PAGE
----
A Copper certificate in general is a certificate of ownership that copper owners hold instead of storing the actual copper. The term was coined in the Kingdom of Ebenthal, to refer to the functioning of Kupfermark notes, whose value is backed by a reserve of copper. It is analogous to the gold certificate.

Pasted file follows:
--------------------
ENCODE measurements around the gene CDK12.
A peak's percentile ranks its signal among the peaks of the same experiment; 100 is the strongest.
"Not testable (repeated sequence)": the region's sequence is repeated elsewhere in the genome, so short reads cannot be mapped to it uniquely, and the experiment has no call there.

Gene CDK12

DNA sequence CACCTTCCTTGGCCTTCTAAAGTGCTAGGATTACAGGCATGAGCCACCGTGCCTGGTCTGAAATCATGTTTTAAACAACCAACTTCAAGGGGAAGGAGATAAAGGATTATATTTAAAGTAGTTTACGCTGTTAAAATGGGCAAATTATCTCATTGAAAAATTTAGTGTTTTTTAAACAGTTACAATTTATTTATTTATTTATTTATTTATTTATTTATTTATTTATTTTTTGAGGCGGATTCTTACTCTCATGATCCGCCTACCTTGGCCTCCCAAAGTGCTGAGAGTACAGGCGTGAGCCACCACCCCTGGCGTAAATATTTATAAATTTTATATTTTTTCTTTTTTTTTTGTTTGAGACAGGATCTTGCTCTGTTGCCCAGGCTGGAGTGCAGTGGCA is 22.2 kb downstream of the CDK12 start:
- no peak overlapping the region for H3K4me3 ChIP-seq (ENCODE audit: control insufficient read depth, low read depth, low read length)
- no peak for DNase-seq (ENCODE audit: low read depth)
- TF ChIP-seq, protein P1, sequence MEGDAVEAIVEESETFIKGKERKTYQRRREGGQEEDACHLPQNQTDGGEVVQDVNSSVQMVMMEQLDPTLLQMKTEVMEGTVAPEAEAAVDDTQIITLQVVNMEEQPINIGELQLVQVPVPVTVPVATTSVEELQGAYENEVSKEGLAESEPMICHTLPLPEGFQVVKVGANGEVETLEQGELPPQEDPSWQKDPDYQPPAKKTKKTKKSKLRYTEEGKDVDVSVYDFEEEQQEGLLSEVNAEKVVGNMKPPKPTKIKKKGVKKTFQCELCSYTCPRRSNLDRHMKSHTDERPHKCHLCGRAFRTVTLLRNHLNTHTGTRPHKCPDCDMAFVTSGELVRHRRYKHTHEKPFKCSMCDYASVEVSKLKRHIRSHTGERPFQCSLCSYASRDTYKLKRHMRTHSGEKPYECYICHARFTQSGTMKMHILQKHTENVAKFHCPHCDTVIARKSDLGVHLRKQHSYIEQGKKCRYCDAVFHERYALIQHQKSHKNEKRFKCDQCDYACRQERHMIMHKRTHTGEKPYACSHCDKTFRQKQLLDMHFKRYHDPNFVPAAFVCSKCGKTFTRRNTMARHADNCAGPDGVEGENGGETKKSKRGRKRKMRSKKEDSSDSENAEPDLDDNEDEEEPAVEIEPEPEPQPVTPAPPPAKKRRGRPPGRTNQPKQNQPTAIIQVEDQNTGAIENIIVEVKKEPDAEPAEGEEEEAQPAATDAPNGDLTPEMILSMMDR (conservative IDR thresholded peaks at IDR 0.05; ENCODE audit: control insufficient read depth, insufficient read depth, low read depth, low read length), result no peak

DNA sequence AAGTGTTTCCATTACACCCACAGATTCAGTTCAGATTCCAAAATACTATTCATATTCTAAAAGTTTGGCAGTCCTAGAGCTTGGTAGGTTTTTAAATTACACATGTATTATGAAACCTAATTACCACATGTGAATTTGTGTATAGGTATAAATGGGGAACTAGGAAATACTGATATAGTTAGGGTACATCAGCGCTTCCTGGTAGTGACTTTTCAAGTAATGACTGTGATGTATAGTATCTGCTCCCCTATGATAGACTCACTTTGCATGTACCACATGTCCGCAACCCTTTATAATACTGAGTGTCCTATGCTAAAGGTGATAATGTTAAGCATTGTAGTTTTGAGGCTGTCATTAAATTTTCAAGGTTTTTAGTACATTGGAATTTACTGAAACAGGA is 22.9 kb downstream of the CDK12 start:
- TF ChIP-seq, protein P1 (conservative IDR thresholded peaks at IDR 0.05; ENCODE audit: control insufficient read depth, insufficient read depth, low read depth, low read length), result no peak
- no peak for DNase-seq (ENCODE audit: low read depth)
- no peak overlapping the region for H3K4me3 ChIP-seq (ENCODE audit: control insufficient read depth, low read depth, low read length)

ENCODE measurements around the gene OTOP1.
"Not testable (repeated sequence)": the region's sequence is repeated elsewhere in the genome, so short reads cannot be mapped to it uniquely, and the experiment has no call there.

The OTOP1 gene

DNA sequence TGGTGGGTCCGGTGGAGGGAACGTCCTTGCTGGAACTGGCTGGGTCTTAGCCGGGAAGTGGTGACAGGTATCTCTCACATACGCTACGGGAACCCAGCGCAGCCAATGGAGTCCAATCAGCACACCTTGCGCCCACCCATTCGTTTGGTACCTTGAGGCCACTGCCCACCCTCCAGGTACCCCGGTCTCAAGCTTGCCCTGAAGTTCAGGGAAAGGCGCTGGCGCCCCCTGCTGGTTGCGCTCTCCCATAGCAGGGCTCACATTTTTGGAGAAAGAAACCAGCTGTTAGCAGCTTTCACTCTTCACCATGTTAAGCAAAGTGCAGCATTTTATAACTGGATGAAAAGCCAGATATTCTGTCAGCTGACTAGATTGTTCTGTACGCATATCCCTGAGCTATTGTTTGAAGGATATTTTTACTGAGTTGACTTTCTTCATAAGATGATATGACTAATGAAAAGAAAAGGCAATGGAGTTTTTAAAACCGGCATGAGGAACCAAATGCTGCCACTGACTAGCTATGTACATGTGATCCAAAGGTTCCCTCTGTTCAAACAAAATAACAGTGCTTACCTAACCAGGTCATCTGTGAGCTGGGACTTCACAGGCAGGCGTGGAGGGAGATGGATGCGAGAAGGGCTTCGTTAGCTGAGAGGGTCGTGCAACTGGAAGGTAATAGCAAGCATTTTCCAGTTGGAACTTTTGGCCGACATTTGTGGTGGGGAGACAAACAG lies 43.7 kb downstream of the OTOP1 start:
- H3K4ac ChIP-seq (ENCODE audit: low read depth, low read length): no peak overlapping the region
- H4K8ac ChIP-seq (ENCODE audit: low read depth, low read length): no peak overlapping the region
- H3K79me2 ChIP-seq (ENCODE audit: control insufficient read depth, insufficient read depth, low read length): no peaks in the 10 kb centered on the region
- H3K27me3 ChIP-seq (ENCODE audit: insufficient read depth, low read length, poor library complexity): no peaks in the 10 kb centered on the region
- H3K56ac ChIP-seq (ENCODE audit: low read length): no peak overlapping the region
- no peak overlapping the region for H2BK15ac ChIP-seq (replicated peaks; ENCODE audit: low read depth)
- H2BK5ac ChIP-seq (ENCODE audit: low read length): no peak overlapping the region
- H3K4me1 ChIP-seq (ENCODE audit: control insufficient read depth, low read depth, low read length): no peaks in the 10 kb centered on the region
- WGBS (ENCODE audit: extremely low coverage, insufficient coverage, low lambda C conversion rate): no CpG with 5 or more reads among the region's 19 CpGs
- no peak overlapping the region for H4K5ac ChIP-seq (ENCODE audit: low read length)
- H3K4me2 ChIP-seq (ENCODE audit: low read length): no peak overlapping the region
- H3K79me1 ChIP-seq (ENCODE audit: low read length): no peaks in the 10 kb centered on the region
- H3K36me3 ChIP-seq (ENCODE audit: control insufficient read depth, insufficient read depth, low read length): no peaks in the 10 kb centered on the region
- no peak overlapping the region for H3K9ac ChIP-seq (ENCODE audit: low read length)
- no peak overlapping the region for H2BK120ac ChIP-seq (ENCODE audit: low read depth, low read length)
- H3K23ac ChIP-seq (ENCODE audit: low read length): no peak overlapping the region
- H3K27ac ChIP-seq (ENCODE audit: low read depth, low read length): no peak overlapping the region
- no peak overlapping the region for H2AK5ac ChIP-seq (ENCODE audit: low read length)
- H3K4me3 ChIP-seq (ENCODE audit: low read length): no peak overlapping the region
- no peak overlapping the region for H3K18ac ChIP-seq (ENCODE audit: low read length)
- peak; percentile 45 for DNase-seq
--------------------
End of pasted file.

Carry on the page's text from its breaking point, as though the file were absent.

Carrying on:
Banks may issue copper certificates for cooper that is allocated (non-fungible) or unallocated (fungible or pooled). Unallocated copper certificates are a form of fractional-reserve banking and do not guarantee an equal exchange for metal in the event of a run on the issuing bank's copper on deposit. Allocated copper certificates should be correlated with specific numbered bars, although it is difficult to determine whether a bank is improperly allocating a single bar to more than one party.